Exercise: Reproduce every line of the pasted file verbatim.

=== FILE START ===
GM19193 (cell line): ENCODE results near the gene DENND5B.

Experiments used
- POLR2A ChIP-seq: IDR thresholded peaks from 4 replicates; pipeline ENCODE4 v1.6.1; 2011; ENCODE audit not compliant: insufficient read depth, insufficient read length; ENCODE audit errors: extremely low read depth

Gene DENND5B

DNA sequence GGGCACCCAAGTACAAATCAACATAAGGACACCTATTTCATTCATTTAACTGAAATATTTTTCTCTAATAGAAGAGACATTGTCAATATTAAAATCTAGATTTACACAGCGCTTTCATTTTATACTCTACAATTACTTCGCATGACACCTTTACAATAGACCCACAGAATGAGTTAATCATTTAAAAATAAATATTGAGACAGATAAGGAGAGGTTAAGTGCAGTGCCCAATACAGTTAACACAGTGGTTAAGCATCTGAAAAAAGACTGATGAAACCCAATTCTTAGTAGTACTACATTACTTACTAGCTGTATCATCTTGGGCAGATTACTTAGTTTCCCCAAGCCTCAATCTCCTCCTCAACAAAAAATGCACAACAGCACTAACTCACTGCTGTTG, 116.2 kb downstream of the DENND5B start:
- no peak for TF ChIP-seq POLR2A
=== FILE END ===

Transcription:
GM19193 (cell line): ENCODE results near the gene DENND5B.

Experiments used
- POLR2A ChIP-seq: IDR thresholded peaks from 4 replicates; pipeline ENCODE4 v1.6.1; 2011; ENCODE audit not compliant: insufficient read depth, insufficient read length; ENCODE audit errors: extremely low read depth

Gene DENND5B

DNA sequence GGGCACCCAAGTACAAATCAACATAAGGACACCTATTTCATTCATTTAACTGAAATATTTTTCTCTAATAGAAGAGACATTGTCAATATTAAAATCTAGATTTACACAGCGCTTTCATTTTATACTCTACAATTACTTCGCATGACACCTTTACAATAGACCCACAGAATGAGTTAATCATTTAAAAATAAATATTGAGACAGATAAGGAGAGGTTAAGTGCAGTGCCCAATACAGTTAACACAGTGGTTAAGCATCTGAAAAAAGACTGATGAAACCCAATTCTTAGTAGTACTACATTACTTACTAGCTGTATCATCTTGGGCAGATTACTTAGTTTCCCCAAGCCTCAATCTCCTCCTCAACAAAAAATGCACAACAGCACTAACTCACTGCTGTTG, 116.2 kb downstream of the DENND5B start:
- no peak for TF ChIP-seq POLR2A